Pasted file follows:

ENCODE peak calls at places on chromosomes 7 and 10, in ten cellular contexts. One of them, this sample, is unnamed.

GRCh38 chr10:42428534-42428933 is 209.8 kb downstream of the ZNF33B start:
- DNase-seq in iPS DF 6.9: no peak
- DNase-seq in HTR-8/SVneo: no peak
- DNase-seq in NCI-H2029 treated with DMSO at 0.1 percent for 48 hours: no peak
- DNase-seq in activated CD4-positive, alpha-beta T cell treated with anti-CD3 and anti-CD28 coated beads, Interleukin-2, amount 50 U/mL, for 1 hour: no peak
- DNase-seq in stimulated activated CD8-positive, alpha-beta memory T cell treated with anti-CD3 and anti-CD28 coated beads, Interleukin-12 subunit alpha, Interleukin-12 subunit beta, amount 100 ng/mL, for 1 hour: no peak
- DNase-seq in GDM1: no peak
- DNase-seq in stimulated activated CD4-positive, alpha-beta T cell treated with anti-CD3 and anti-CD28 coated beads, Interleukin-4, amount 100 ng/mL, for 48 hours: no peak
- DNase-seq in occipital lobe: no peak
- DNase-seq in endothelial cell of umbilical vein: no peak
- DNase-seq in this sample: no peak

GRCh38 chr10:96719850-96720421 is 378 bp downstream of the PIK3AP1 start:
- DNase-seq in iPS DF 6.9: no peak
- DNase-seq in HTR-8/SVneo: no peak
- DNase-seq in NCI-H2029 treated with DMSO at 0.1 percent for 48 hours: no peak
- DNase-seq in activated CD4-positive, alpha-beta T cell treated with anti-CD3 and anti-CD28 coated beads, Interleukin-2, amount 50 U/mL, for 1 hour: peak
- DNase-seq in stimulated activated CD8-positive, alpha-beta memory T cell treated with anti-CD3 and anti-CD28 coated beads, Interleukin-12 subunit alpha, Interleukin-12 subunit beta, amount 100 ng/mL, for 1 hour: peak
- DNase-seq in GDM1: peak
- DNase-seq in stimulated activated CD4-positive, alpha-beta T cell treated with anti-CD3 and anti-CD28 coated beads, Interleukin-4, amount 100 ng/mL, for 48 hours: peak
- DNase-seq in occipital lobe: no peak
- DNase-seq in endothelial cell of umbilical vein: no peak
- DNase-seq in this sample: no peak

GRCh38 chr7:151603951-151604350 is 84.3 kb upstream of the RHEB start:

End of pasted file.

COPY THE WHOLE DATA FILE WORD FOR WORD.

ENCODE peak calls at places on chromosomes 7 and 10, in ten cellular contexts. One of them, this sample, is unnamed.

GRCh38 chr10:42428534-42428933 is 209.8 kb downstream of the ZNF33B start:
- DNase-seq in iPS DF 6.9: no peak
- DNase-seq in HTR-8/SVneo: no peak
- DNase-seq in NCI-H2029 treated with DMSO at 0.1 percent for 48 hours: no peak
- DNase-seq in activated CD4-positive, alpha-beta T cell treated with anti-CD3 and anti-CD28 coated beads, Interleukin-2, amount 50 U/mL, for 1 hour: no peak
- DNase-seq in stimulated activated CD8-positive, alpha-beta memory T cell treated with anti-CD3 and anti-CD28 coated beads, Interleukin-12 subunit alpha, Interleukin-12 subunit beta, amount 100 ng/mL, for 1 hour: no peak
- DNase-seq in GDM1: no peak
- DNase-seq in stimulated activated CD4-positive, alpha-beta T cell treated with anti-CD3 and anti-CD28 coated beads, Interleukin-4, amount 100 ng/mL, for 48 hours: no peak
- DNase-seq in occipital lobe: no peak
- DNase-seq in endothelial cell of umbilical vein: no peak
- DNase-seq in this sample: no peak

GRCh38 chr10:96719850-96720421 is 378 bp downstream of the PIK3AP1 start:
- DNase-seq in iPS DF 6.9: no peak
- DNase-seq in HTR-8/SVneo: no peak
- DNase-seq in NCI-H2029 treated with DMSO at 0.1 percent for 48 hours: no peak
- DNase-seq in activated CD4-positive, alpha-beta T cell treated with anti-CD3 and anti-CD28 coated beads, Interleukin-2, amount 50 U/mL, for 1 hour: peak
- DNase-seq in stimulated activated CD8-positive, alpha-beta memory T cell treated with anti-CD3 and anti-CD28 coated beads, Interleukin-12 subunit alpha, Interleukin-12 subunit beta, amount 100 ng/mL, for 1 hour: peak
- DNase-seq in GDM1: peak
- DNase-seq in stimulated activated CD4-positive, alpha-beta T cell treated with anti-CD3 and anti-CD28 coated beads, Interleukin-4, amount 100 ng/mL, for 48 hours: peak
- DNase-seq in occipital lobe: no peak
- DNase-seq in endothelial cell of umbilical vein: no peak
- DNase-seq in this sample: no peak

GRCh38 chr7:151603951-151604350 is 84.3 kb upstream of the RHEB start: